Serving the campus of the University of Alabama since 1894

The Crimson White

Serving the campus of the University of Alabama since 1894

The Crimson White

Serving the campus of the University of Alabama since 1894

The Crimson White

Culverhouse College of Business has most popular classes for Fall 2018

Business-related upper-level classes currently have the highest registration rate for the upcoming semester at the University of Alabama. 

According to the Office of the University Registrar, students registered for the classes marketing 300, management 300 and operations management 300, general business administration 300 and finance 302 the most. Students can still change their enrollment for fall classes, so the exact numbers are still in flux. 

Danielle Clarke, registrar at the Culverhouse College of Business, said the Culverhouse College of Business has the largest undergraduate student population, potentially explaining why business classes have the highest registration among upper level classes on campus. She said Culverhouse requires all students in the college, whether majoring or minoring, to take six common upper-division courses. 

Director of marketing and communications for Culverhouse College of Business, Zach Thomas, said the Culverhouse College of Business is seeing “record levels of enrollment,” which explains why these courses are so popular. 

“We take pride at Culverhouse in providing an inclusive community with an emphasis on providing a personal touch,” Thomas said. 

Paige Ridley, a senior majoring in business management and anthropology, said all business students have to complete these classes before they can take upper division courses. 

“As an incoming freshman, I knew that I wanted to major in business management and specialize in international business,” Ridley said. “In order for me to be able to declare my major, it was integral that I complete all of the listed courses above.”

Ridley said the five courses offer a great experience for undecided students.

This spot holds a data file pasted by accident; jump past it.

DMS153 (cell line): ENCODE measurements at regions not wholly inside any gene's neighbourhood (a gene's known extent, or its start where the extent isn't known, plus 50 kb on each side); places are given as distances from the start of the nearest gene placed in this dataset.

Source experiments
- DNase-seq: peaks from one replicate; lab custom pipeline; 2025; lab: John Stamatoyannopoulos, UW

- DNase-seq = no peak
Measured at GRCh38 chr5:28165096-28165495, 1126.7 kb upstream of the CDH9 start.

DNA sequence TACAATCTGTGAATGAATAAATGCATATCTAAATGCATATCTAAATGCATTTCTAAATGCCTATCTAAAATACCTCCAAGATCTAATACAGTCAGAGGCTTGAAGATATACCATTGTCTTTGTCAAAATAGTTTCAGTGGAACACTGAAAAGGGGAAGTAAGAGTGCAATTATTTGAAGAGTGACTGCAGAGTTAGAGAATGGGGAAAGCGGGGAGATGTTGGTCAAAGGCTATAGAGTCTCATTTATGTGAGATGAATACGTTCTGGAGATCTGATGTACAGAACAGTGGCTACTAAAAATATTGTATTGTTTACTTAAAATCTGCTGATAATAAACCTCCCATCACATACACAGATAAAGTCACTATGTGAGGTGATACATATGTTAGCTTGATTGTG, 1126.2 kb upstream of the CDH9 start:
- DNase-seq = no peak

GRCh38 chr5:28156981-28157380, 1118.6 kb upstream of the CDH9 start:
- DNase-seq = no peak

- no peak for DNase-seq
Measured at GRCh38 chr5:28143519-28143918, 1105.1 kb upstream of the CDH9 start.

“They are introduction courses that allow each individual to get a feel of what that major is like,” Ridley said. “This setup is beneficial as many students come to college not knowing exactly what they want to major in, and this allows them to explore their options.”

Marquis Hollingsworth, a sophomore currently serving as senator for the College of Commerce, said the business school’s numerous opportunities helped the Culverhouse College of Commerce become the college with the largest undergraduate student population. 

“We have professors and advisors who have actually been accountants or worked in their field of study,” Hollingsworth said. “They really understand what they are teaching.”

Hollingsworth said he believes experience is a great way to learn.

“I’m a firm believer that experience is the best teacher, and that’s why our professors do such a great job and can really help put students where they want to be,” Hollingsworth said. “We implement a process and students have assistance every step of the way as they move forward and build upon their journey.”

Ridley said she chose Alabama’s business school because of its national recognition and opportunities that it had to offer. 

“In the spring of 2014, when I was applying to different business programs across the nation, I was the most impressed with Alabama and all of the opportunities that it had to offer,” Ridley said. “The foundation of the business school is very strong and well known throughout the nation.”

Audrey Eckart, a freshman majoring in management information systems, said she chose Alabama’s business school because of the immeasurable opportunities it provides while in school and after graduation.

“I chose to study MIS at The University of Alabama majorly due to the 99 percent job placement rate upon graduation,” Eckart said. “The incredible opportunities that have already been available to me as a freshman in this program have far outnumbered what I could have expected.”

Ridley said business majors are essential because they are needed in every industry of today’s economy. 

“Accounting, management, human resource, finance and economics [and] management information systems are just some of the majors that lay the foundation of which all businesses are built from,” Ridley said. “It is rewarding to know that my generation has the ability to continue to shape the future of business just through the opportunities that have been presented before us here at The University of Alabama.”

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